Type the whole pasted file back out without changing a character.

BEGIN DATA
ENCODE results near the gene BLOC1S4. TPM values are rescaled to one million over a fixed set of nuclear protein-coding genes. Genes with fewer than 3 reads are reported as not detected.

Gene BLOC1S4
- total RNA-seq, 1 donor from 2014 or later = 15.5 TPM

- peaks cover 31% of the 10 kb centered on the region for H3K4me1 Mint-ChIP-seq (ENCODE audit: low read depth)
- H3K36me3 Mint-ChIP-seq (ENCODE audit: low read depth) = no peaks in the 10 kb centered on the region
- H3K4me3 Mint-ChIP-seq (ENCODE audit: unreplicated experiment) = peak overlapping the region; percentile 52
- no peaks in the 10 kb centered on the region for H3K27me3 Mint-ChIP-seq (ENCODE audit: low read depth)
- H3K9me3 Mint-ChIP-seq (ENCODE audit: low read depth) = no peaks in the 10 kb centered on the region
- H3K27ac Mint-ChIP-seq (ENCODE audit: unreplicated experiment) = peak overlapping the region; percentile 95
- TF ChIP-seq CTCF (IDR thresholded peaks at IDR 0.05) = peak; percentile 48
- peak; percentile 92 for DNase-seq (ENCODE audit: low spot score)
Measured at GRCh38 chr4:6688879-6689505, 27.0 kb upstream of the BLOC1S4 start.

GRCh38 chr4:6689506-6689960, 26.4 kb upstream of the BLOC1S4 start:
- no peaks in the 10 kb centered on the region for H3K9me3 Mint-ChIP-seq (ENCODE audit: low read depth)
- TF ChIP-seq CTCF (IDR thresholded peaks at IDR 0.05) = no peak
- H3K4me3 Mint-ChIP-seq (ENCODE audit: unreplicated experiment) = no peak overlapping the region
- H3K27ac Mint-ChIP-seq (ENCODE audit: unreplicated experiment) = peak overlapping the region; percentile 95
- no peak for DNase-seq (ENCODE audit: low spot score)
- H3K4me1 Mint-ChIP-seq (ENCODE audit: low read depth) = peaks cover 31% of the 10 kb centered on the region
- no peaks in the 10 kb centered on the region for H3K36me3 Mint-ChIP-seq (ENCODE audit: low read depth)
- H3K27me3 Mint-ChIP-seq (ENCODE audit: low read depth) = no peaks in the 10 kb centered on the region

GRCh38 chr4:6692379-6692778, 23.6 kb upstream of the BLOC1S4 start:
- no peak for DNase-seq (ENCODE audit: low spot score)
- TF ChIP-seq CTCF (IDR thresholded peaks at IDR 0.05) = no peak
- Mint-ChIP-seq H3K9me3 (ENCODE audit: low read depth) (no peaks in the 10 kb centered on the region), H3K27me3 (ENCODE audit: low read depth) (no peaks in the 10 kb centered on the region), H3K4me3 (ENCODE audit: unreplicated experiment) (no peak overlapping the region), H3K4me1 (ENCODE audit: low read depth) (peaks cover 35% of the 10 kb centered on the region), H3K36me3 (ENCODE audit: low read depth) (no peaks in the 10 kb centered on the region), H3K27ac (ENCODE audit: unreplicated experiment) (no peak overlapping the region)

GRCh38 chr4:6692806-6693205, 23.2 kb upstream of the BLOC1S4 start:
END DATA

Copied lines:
ENCODE results near the gene BLOC1S4. TPM values are rescaled to one million over a fixed set of nuclear protein-coding genes. Genes with fewer than 3 reads are reported as not detected.

Gene BLOC1S4
- total RNA-seq, 1 donor from 2014 or later = 15.5 TPM

- peaks cover 31% of the 10 kb centered on the region for H3K4me1 Mint-ChIP-seq (ENCODE audit: low read depth)
- H3K36me3 Mint-ChIP-seq (ENCODE audit: low read depth) = no peaks in the 10 kb centered on the region
- H3K4me3 Mint-ChIP-seq (ENCODE audit: unreplicated experiment) = peak overlapping the region; percentile 52
- no peaks in the 10 kb centered on the region for H3K27me3 Mint-ChIP-seq (ENCODE audit: low read depth)
- H3K9me3 Mint-ChIP-seq (ENCODE audit: low read depth) = no peaks in the 10 kb centered on the region
- H3K27ac Mint-ChIP-seq (ENCODE audit: unreplicated experiment) = peak overlapping the region; percentile 95
- TF ChIP-seq CTCF (IDR thresholded peaks at IDR 0.05) = peak; percentile 48
- peak; percentile 92 for DNase-seq (ENCODE audit: low spot score)
Measured at GRCh38 chr4:6688879-6689505, 27.0 kb upstream of the BLOC1S4 start.

GRCh38 chr4:6689506-6689960, 26.4 kb upstream of the BLOC1S4 start:
- no peaks in the 10 kb centered on the region for H3K9me3 Mint-ChIP-seq (ENCODE audit: low read depth)
- TF ChIP-seq CTCF (IDR thresholded peaks at IDR 0.05) = no peak
- H3K4me3 Mint-ChIP-seq (ENCODE audit: unreplicated experiment) = no peak overlapping the region
- H3K27ac Mint-ChIP-seq (ENCODE audit: unreplicated experiment) = peak overlapping the region; percentile 95
- no peak for DNase-seq (ENCODE audit: low spot score)
- H3K4me1 Mint-ChIP-seq (ENCODE audit: low read depth) = peaks cover 31% of the 10 kb centered on the region
- no peaks in the 10 kb centered on the region for H3K36me3 Mint-ChIP-seq (ENCODE audit: low read depth)
- H3K27me3 Mint-ChIP-seq (ENCODE audit: low read depth) = no peaks in the 10 kb centered on the region

GRCh38 chr4:6692379-6692778, 23.6 kb upstream of the BLOC1S4 start:
- no peak for DNase-seq (ENCODE audit: low spot score)
- TF ChIP-seq CTCF (IDR thresholded peaks at IDR 0.05) = no peak
- Mint-ChIP-seq H3K9me3 (ENCODE audit: low read depth) (no peaks in the 10 kb centered on the region), H3K27me3 (ENCODE audit: low read depth) (no peaks in the 10 kb centered on the region), H3K4me3 (ENCODE audit: unreplicated experiment) (no peak overlapping the region), H3K4me1 (ENCODE audit: low read depth) (peaks cover 35% of the 10 kb centered on the region), H3K36me3 (ENCODE audit: low read depth) (no peaks in the 10 kb centered on the region), H3K27ac (ENCODE audit: unreplicated experiment) (no peak overlapping the region)

GRCh38 chr4:6692806-6693205, 23.2 kb upstream of the BLOC1S4 start: